Therefore, Germany could have perhaps presented Britain with a fait accompli, where its greatest continental ally had been defeated. Remember that was one reason why Napoleon attacked Russia, to remove Britain’s last ally so the British had no further option to continue the war. And then you might have got some sort of stalemate situation.
So you can see a scenario where Hitler dominated the continent, but still would have had a considerable challenge in defeating Britain. However, with such German dominance of the continent, the war would have probably ground to a halt in effect. Britain would certainly have suffered great continuing losses, just as it did in reality with the loss of Tobruk in 1942, the U-boat war, the Luftwaffe bombings, and so on. So in that scenario you can see Britain being cowed into some sort of bitter, albeit perhaps temporary, peace.
Would the success of Operation Barbarossa have lasted with the United States fully committed to the war?
Let’s say the Soviet Union collapsed after Pearl Harbour, despite the Japanese having turned against America and brought the United States fully into the war. That’s much more akin to the situation in 1918 where the Germans won the war in the East, and brought forces back to the West to hold and possibly win. They failed in 1918 as US reinforcements poured in, but what might have happened in 1942-43 is a very interesting question, militarily. Assuming you don’t get the compromise peace, would the Allies be able to win regardless?
There’s a big debate in the literature about this. There are those such as Norman Davies – perhaps the chief exponent of this view – who say the whole war was dominated by the war in the East, that the war on the Western Front was a sideshow compared to its enormous scale and by implication the Soviets won the war rather than the Allies.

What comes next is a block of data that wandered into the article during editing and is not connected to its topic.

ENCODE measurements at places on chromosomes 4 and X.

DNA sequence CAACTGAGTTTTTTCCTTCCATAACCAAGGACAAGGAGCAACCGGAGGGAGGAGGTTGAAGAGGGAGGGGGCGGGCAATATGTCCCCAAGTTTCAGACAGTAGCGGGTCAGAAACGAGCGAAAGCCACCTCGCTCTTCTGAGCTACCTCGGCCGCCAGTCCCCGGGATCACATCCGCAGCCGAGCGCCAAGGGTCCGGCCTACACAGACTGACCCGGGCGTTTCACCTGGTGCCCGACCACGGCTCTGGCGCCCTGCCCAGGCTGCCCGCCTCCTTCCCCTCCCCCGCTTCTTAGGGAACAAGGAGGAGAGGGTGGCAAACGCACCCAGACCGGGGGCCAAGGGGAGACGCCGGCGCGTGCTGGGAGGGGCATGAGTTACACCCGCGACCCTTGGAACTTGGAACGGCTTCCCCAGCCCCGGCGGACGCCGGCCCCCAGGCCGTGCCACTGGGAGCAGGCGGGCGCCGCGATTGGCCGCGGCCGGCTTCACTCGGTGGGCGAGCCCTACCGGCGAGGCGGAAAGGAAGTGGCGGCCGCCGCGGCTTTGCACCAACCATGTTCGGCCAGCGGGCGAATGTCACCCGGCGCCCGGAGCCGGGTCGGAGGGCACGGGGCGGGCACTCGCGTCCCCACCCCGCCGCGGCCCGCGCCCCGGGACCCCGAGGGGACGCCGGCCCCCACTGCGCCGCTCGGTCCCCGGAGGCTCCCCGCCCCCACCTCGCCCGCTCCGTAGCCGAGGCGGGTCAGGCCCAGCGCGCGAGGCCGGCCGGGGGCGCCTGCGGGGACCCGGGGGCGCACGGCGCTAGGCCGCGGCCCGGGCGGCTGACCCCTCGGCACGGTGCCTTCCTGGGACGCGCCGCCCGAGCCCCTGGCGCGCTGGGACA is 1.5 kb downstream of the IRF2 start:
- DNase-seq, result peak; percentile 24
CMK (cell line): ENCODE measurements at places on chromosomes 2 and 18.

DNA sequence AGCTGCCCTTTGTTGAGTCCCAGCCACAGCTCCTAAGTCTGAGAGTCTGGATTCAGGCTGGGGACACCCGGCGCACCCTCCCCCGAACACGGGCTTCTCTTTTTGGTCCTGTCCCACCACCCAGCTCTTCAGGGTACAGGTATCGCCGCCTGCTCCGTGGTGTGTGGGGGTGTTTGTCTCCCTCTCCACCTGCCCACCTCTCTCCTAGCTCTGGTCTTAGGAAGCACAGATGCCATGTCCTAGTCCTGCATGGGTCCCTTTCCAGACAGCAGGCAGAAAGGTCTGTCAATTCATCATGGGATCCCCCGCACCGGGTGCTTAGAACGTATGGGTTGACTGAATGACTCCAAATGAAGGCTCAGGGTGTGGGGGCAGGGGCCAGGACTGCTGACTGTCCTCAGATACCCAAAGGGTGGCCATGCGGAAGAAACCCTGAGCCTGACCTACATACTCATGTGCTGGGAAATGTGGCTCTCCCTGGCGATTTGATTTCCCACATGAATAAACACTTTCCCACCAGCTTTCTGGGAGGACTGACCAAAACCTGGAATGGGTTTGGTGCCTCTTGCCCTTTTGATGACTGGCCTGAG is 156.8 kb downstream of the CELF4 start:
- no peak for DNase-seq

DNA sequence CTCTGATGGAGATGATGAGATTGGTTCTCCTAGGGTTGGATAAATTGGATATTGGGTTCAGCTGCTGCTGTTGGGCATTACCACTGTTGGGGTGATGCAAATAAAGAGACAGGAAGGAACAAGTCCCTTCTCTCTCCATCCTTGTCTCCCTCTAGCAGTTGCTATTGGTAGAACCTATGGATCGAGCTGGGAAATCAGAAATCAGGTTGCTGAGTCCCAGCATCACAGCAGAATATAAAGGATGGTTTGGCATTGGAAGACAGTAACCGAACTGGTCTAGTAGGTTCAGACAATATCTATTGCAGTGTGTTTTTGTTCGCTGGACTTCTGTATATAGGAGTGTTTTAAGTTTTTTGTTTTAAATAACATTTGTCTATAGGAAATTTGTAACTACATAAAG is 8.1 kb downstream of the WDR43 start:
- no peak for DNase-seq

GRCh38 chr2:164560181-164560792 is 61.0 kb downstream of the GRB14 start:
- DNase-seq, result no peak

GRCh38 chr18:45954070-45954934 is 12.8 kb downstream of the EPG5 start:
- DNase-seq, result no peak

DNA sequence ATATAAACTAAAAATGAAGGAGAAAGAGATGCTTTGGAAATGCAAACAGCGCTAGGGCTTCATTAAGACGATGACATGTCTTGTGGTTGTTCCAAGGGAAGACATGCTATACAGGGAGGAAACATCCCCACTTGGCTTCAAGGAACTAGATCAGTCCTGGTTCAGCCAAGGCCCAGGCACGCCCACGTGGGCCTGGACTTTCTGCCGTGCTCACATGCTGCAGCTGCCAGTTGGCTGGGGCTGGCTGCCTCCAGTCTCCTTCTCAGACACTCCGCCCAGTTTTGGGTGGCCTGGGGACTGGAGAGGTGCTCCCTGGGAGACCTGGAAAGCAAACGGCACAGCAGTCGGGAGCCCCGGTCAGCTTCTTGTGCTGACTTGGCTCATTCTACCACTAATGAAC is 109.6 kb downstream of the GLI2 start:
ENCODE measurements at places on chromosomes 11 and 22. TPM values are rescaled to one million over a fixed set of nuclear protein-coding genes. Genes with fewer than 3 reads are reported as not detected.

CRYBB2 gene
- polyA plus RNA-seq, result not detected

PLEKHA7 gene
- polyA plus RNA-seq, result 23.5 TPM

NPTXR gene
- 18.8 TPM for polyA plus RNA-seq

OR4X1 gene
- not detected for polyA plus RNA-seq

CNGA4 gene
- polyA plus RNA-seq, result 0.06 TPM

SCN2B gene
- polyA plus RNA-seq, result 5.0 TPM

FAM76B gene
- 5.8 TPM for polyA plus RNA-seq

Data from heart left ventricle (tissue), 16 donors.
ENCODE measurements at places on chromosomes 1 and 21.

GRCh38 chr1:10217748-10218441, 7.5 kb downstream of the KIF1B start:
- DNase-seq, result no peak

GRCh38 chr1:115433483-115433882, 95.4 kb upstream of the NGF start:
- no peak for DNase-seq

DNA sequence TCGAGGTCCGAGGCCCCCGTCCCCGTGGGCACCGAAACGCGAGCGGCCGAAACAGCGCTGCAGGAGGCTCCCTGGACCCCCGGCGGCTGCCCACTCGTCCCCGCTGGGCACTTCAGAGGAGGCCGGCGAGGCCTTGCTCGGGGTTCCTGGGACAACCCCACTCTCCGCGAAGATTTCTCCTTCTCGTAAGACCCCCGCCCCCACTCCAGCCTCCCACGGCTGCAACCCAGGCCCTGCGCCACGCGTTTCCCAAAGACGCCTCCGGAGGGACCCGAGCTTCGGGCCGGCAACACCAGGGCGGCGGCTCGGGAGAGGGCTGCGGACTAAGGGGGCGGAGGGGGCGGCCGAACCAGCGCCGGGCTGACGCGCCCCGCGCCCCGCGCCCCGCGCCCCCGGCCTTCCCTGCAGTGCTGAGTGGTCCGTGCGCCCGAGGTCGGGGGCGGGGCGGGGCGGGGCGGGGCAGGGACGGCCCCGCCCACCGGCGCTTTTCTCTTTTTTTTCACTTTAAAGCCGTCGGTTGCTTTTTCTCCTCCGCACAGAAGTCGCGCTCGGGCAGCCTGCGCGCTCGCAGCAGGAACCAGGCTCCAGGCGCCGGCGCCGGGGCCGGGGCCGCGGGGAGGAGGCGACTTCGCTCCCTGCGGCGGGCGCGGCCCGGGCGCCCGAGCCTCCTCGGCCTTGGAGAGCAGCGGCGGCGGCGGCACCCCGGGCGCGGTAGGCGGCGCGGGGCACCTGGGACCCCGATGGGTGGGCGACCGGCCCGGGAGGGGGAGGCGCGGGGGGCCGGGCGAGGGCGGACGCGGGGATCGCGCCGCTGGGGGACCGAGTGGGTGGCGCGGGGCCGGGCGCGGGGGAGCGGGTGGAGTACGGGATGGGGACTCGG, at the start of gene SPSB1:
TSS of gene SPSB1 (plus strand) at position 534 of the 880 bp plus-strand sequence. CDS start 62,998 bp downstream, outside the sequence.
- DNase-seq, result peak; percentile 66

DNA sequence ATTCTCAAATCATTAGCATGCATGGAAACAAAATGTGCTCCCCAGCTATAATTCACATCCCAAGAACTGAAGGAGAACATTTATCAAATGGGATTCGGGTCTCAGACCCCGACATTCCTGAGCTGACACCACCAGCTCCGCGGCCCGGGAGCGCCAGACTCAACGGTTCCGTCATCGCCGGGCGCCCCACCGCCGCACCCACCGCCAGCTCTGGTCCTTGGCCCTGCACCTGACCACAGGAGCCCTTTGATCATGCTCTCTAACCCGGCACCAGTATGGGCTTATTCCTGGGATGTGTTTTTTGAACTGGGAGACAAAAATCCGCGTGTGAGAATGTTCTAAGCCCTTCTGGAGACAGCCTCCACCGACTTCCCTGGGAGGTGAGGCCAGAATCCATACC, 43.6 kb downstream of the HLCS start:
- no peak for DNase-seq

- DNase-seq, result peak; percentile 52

At the opposite extreme there’s Phillips O’brien, who says that the West could have defeated the Nazi war machine even if the Soviet Union had collapsed. So there’s a significant scholarly debate on this. My own opinion falls somewhere in the middle. The release of a proportion of those forces on the Eastern Front would have allowed Germany to garrison continental Europe so heavily as to make it very difficult for the Allies to launch successful amphibious invasions.
The fact that there was no continuing land front as in
France in 1918 would have been a big obstacle for the Allies. So I think one could perhaps have reached a stalemate in land terms, with the combatants divided by the Channel and the Mediterranean. What wouldn’t have been a stalemate would have been the air war. The main plank to Phillips O’brien’s argument is that WWII was primarily an air war, and by 194243 the Allies were starting to gain air superiority over the Axis and bomb Germany.
So what you’ve got is a nightmarish situation for all concerned, where it would have taken years and years for the Allies to eventually wage a ground war against Nazi Germany, but they would have continued to fight the air war; so you would have German cities being incinerated despite the fact that, in theory, the Nazis controlled the continent. And, as we know, in 1945 the US got the atomic bomb.
So you could argue that, in 1945, the Germans would lose anyway because they would get the same treatment the Japanese received at Hiroshima and Nagasaki. And given that Germany would have been in a far better territorial and resource position than Japan, it would have taken a significantly larger number of bombs to defeat Hitler’s regime.
Hitler’s troops marched for weeks, covering a huge distance and ultimately stretching supply lines too thinly
The Soviets were producing tanks on par with the Germans, but that production was partially halted for months as factories were packed up and moved away from German hands
Hitler was determined to use his tactics of shock and awe on the Soviets, and such a course of action worked for the first few weeks